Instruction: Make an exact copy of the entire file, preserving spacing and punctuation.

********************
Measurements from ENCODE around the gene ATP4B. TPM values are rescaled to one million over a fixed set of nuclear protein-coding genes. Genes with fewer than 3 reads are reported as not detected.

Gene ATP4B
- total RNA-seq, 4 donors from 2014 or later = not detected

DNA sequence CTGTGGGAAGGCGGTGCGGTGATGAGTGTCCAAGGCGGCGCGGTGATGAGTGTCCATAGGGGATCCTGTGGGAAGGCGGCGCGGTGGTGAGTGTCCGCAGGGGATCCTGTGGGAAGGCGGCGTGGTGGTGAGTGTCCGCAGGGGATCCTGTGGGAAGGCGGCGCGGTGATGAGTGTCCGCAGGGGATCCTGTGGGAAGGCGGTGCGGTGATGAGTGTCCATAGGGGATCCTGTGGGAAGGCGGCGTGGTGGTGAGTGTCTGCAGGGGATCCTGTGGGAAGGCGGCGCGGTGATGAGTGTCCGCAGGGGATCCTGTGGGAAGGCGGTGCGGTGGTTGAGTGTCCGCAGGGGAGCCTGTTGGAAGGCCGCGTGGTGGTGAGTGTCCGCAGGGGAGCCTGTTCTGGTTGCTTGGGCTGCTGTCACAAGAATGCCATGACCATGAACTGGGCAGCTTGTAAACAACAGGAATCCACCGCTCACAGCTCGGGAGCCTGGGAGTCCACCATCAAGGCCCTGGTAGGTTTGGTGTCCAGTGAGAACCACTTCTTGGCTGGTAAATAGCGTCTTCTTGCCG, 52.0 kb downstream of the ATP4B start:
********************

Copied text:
Measurements from ENCODE around the gene ATP4B. TPM values are rescaled to one million over a fixed set of nuclear protein-coding genes. Genes with fewer than 3 reads are reported as not detected.

Gene ATP4B
- total RNA-seq, 4 donors from 2014 or later = not detected

DNA sequence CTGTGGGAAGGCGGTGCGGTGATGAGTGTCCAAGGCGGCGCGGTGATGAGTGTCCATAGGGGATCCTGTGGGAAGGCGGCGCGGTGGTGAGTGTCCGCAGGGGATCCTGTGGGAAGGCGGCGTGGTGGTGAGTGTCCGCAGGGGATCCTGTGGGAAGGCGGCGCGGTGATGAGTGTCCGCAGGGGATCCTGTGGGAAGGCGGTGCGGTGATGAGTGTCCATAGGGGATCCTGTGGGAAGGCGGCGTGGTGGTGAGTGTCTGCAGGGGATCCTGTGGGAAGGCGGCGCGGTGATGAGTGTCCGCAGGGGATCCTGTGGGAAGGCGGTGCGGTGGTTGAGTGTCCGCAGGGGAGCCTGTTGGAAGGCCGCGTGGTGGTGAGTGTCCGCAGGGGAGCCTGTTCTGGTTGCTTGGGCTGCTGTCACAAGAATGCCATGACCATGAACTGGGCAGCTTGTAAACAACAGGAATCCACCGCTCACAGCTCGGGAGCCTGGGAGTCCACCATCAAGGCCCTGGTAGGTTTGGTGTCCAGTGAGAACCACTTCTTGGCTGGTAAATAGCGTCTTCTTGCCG, 52.0 kb downstream of the ATP4B start: